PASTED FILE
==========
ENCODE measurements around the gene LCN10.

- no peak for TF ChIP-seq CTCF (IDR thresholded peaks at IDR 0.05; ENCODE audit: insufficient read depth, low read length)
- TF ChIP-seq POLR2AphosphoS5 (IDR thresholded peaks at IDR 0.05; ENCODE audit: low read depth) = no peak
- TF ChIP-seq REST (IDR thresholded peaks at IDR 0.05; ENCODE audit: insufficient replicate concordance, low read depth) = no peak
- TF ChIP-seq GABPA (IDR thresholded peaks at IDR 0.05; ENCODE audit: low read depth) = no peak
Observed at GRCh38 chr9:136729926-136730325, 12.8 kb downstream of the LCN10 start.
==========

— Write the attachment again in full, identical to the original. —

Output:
ENCODE measurements around the gene LCN10.

- no peak for TF ChIP-seq CTCF (IDR thresholded peaks at IDR 0.05; ENCODE audit: insufficient read depth, low read length)
- TF ChIP-seq POLR2AphosphoS5 (IDR thresholded peaks at IDR 0.05; ENCODE audit: low read depth) = no peak
- TF ChIP-seq REST (IDR thresholded peaks at IDR 0.05; ENCODE audit: insufficient replicate concordance, low read depth) = no peak
- TF ChIP-seq GABPA (IDR thresholded peaks at IDR 0.05; ENCODE audit: low read depth) = no peak
Observed at GRCh38 chr9:136729926-136730325, 12.8 kb downstream of the LCN10 start.